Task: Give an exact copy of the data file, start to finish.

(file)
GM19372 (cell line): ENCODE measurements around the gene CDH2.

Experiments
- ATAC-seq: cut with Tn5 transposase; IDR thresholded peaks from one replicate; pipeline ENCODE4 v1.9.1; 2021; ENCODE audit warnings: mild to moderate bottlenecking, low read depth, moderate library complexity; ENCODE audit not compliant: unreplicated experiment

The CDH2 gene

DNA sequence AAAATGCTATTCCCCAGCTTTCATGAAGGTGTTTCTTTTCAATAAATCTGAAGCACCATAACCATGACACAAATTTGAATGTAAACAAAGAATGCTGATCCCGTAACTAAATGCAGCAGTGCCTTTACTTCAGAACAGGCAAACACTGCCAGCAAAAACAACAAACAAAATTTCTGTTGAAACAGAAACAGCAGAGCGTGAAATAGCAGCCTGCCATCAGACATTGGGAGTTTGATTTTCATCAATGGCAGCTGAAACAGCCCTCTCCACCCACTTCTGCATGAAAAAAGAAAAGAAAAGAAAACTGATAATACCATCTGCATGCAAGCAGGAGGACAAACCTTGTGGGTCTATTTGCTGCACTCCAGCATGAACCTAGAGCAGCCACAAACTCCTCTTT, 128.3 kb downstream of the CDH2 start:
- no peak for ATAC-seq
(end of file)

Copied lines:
GM19372 (cell line): ENCODE measurements around the gene CDH2.

Experiments
- ATAC-seq: cut with Tn5 transposase; IDR thresholded peaks from one replicate; pipeline ENCODE4 v1.9.1; 2021; ENCODE audit warnings: mild to moderate bottlenecking, low read depth, moderate library complexity; ENCODE audit not compliant: unreplicated experiment

The CDH2 gene

DNA sequence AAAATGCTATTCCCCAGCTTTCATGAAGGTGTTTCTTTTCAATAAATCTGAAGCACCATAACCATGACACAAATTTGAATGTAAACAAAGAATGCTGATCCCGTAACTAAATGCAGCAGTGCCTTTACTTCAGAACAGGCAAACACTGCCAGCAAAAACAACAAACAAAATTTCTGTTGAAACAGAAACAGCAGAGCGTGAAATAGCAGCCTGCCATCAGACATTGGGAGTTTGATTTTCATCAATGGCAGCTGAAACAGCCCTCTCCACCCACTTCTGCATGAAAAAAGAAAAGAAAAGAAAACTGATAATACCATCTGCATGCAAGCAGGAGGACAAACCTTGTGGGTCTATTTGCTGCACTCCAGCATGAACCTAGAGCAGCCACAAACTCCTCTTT, 128.3 kb downstream of the CDH2 start:
- no peak for ATAC-seq